This article can also be found in the Premium Editorial Download "Storage magazine: The hottest storage technology for 2007."
Download it now to read this article plus other related content.
Database file types and structure
Before diving into configuration parameters, let's review database architecture from a storage perspective. Most traditional database architectures consist of three basic types of files: executable and administrative space, log file space and tablespace. These files are located on mount points that correspond to logical volumes which, in turn, correspond to disk groups within the array. The files are ultimately placed on disk groups within the array and are used to ensure that transactions are fully committed while offering the ability to recover the database to a specific transaction or time if required.
From a storage administrator's perspective, the files represent different storage needs and required parameters to ensure maximum performance of the production application. Because of past limitations on physical disk I/O and size, databases were built to scale using 2GB disks with limited I/O. Database administrators were taught to architect the database using these now-antiquated techniques. In today's environments, physical disks are virtualized a couple of times before the operating system can even view the storage. By simplifying the files into three basic buckets, a storage administrator can gain a better understanding of how to architect the underlying physical disks into disk groups for the database server. Database architecture is much more complicated than the following three file types, but this approach is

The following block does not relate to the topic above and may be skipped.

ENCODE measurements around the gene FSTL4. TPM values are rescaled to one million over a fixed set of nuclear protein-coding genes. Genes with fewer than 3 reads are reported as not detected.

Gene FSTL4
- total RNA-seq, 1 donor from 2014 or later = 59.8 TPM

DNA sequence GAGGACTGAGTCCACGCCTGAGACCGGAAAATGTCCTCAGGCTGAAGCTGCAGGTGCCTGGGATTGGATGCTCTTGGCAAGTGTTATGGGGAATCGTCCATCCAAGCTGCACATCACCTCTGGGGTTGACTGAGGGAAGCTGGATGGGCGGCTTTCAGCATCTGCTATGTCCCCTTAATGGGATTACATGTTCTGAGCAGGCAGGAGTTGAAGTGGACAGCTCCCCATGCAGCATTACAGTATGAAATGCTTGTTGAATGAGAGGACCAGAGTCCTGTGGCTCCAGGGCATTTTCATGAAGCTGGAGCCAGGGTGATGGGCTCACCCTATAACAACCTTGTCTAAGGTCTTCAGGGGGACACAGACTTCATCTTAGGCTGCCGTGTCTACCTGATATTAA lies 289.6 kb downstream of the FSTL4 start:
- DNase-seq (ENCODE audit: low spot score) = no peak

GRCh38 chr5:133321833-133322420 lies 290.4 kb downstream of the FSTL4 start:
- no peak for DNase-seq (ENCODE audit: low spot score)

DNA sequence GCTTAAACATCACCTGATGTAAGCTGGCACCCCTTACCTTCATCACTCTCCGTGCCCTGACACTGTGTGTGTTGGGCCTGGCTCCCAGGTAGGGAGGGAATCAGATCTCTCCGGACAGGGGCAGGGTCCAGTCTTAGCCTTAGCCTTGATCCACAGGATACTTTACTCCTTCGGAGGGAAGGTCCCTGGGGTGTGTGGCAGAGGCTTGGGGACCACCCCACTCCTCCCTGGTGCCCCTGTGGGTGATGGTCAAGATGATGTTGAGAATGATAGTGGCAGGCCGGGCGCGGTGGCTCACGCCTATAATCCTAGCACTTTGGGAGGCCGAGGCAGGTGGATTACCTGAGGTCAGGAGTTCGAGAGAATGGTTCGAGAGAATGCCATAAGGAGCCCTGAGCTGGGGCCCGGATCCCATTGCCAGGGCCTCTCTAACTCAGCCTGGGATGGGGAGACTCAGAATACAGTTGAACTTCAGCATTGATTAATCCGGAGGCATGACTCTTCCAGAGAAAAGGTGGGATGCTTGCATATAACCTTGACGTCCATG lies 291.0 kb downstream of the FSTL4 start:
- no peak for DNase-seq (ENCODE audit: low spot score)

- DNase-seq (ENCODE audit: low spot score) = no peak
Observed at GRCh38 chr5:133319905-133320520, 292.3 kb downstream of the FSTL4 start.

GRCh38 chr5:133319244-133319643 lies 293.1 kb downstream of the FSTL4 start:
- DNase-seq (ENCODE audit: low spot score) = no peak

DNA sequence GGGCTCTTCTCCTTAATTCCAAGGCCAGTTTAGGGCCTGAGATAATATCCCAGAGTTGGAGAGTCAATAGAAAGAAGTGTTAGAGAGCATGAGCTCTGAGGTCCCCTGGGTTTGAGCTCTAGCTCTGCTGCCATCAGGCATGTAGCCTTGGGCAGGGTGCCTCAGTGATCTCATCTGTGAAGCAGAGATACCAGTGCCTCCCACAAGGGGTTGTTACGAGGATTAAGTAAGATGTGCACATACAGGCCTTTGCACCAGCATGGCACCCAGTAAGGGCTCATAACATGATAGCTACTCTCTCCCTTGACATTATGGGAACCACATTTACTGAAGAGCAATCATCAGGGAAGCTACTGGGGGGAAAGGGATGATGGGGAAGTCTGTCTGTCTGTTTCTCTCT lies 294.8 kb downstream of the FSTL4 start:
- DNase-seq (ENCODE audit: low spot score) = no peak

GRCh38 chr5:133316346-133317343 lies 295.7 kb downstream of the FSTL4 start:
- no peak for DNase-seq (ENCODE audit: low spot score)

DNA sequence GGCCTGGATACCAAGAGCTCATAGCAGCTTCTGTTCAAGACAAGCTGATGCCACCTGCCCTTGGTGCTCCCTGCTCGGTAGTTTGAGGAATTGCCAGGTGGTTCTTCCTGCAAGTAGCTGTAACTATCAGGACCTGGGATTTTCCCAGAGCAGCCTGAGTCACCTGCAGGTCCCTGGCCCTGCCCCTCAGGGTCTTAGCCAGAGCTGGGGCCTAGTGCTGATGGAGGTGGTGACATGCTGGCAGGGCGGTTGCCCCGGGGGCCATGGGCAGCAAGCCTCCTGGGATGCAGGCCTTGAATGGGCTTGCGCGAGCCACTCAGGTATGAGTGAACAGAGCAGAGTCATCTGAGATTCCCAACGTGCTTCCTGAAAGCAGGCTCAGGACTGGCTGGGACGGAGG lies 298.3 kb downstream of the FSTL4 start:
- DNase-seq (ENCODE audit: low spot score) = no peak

Executable and administrative space. This space doesn't require significant consideration by the storage or system administrator. It should be protected from disk failure through mirroring, and protected from corruption by backup to a secondary disk or tape. In an Oracle/SAP environment, the mount points are typically referred to as /usr/sap/<SAPID>, /sapmnt/<SAPID> and /usr/sap/trans.
This was first published in December 2006